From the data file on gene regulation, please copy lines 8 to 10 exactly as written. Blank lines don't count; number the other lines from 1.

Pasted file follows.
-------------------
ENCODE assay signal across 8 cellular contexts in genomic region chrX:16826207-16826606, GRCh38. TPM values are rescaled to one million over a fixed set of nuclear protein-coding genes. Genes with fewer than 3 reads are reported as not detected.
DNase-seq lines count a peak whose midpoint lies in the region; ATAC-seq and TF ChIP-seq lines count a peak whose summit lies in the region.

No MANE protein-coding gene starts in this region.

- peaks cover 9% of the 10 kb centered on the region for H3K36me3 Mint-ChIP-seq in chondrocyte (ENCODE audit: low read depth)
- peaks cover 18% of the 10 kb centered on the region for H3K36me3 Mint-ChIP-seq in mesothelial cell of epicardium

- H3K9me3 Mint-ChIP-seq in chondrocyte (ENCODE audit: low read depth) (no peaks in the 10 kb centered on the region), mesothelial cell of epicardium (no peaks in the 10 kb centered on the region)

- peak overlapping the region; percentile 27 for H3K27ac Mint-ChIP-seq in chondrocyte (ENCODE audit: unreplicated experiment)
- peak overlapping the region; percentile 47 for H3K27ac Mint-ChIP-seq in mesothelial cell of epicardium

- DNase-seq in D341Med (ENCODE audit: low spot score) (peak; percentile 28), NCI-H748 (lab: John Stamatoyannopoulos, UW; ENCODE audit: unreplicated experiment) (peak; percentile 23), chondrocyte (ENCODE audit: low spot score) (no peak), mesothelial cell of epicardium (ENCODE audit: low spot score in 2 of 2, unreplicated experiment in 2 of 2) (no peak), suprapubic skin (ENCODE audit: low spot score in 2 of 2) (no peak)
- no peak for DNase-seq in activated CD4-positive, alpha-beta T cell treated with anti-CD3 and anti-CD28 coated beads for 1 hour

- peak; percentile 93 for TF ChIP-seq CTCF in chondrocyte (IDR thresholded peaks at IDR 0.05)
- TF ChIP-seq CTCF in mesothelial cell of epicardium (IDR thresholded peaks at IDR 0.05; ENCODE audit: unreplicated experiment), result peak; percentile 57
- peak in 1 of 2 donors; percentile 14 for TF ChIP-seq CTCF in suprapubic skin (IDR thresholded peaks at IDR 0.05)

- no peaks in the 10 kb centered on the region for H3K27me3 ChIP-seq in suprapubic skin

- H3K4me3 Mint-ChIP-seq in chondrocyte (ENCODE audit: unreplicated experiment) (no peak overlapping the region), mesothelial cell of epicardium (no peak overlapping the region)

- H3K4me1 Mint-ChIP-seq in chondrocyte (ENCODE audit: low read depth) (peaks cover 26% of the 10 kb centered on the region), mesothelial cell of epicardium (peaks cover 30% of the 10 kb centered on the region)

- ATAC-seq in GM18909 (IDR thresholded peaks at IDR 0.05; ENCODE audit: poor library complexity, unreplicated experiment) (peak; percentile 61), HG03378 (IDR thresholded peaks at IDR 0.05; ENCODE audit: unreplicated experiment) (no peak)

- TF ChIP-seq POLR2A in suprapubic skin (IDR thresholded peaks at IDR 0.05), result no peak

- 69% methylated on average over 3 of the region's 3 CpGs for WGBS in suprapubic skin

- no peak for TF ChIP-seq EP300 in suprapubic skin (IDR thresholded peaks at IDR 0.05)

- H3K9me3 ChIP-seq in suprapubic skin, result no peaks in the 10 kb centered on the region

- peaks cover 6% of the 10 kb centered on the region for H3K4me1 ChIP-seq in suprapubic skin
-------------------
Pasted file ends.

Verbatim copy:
- peak overlapping the region; percentile 47 for H3K27ac Mint-ChIP-seq in mesothelial cell of epicardium

- DNase-seq in D341Med (ENCODE audit: low spot score) (peak; percentile 28), NCI-H748 (lab: John Stamatoyannopoulos, UW; ENCODE audit: unreplicated experiment) (peak; percentile 23), chondrocyte (ENCODE audit: low spot score) (no peak), mesothelial cell of epicardium (ENCODE audit: low spot score in 2 of 2, unreplicated experiment in 2 of 2) (no peak), suprapubic skin (ENCODE audit: low spot score in 2 of 2) (no peak)
- no peak for DNase-seq in activated CD4-positive, alpha-beta T cell treated with anti-CD3 and anti-CD28 coated beads for 1 hour